EGU General Assembly 2022
© Author(s) 2022. This work is distributed under
the Creative Commons Attribution 4.0 License.

Antarctica’s x-factor: How does Antarctic precipitation change with temperature?

Lena Nicola1,2, Prof. Dirk Notz1,3, and Prof. Ricarda Winkelmann4,5
Lena Nicola et al.
  • 1Center for Earth System Research and Sustainability (CEN), Institute of Oceanography, Universität Hamburg, Germany (
  • 2CEN School of Integrated Climate and Earth System Sciences (SICSS), Universität Hamburg, Germany
  • 3Max Planck Institute for Meteorology, Hamburg, Germany
  • 4Potsdam Institute for Climate Impact Research (PIK), Member of the Leibniz Association, Potsdam, Germany
  • 5Institute of Physics and Astronomy, University of Potsdam, Potsdam, Germany

Snowfall is by far the most important positive contributor to the overall mass balance of the Antarctic Ice Sheet, potentially buffering temperature-induced dynamical ice loss in a warming climate. Previous studies have proposed that Antarctic snowfall will increase along the Clausius-Clapeyron relationship, describing the saturation water vapour pressure as a function of temperature (7% change for 1°C of warming). Due to cold temperatures and continentality in the interior, this general, first-order explanation may not hold true for snowfall changes across the ice sheet. In this study, we investigate how this first-order approximation can be modified to more reliably represent snowfall changes in a warming climate for simulations of the Antarctic Ice Sheet.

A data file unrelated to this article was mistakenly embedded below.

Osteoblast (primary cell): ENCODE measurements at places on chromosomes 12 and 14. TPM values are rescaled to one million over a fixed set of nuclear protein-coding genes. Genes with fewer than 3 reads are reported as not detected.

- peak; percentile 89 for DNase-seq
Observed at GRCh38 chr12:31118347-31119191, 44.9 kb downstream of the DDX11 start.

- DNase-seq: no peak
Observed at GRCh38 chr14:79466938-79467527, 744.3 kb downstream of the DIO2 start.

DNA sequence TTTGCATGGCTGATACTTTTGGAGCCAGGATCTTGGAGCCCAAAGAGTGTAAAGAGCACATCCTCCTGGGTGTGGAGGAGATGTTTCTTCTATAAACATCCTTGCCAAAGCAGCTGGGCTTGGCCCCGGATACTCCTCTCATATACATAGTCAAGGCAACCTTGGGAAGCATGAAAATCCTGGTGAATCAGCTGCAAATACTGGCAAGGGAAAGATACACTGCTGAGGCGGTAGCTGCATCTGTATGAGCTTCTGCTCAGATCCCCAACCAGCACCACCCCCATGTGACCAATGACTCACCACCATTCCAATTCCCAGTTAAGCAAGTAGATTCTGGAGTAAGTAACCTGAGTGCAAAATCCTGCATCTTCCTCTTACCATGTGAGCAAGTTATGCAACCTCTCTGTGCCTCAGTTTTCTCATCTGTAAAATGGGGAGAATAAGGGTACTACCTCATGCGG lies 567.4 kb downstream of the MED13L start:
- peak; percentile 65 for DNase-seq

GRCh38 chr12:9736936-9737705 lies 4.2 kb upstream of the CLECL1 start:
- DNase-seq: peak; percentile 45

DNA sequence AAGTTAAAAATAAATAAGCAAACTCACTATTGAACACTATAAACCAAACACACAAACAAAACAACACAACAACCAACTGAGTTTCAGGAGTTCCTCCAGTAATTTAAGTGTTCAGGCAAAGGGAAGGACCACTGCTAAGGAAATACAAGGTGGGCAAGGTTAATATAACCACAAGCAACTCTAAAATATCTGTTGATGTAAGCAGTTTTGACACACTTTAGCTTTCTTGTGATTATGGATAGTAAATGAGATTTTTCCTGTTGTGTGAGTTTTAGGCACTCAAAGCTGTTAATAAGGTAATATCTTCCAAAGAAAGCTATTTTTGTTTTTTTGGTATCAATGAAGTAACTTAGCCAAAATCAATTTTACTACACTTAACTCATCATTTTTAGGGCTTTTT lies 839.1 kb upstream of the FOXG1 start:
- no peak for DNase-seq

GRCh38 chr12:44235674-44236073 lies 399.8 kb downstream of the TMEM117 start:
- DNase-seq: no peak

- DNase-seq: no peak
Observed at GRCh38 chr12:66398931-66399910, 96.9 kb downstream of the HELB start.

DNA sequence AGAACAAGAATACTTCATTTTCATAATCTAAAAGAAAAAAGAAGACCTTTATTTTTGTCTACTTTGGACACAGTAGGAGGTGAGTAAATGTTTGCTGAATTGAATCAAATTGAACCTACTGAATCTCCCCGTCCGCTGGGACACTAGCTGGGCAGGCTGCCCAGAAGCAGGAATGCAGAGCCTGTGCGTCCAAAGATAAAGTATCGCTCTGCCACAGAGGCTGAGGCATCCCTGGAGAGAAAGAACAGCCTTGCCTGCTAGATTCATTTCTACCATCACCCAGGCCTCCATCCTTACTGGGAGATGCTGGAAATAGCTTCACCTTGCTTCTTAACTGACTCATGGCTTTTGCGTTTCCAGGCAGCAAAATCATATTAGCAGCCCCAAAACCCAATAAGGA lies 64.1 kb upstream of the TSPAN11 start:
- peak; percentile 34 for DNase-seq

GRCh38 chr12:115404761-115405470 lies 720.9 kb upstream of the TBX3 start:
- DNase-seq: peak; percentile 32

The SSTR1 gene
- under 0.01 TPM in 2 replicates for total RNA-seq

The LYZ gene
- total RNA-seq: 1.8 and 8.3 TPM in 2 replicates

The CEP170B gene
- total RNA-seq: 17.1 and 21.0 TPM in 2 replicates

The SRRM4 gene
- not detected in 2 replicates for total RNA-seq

To characterise the present-day precipitation pattern, we use reanalysis data and make use of state-of-the-art model data from the CMIP6 modelling project as well as regional model data. We analyse how the sensitivity of Antarctic precipitation to temperature changes is represented in models and how it potentially changes in the future. We use least-squares linear regression to determine the sensitivity factor, Antarctica’s x-factor, that is used in ice-sheet models to scale precipitation. 

With our statistical analyses, we show that sensitivities of column-integrated water vapour, precipitation, snowfall, net precipitation, and surface mass balance to temperature changes are fairly similar under present-day conditions; implying that the exponential relationship of saturation water vapour pressure to temperature could generally lead to additional mass gains of the Antarctic Ice Sheet with warming. However, we find that the relationship of Antarctic precipitation to temperatures across the ice sheet is not constant, but decreases with ongoing warming. Taking these changes into account could give a more reliable estimate of future precipitation changes than existing approaches. We demonstrate that a linear approximation of the exponential relationship between Antarctic precipitation and temperature becomes more and more imprecise in a warming climate, both for computing the sensitivity factor and to scale Antarctic precipitation in models.

We propose a new way to extract the sensitivity factor of Antarctic precipitation to temperature which takes regional variations and the temperature dependence into account. The temperature dependence becomes more important the higher the warming becomes. Considering local warming rates, we show the necessity of introducing a temperature-dependent scaling factor in ice-sheet models, especially for high-end or long-term sea-level projections.

How to cite: Nicola, L., Notz, P. D., and Winkelmann, P. R.: Antarctica’s x-factor: How does Antarctic precipitation change with temperature?, EGU General Assembly 2022, Vienna, Austria, 23–27 May 2022, EGU22-9983,, 2022.


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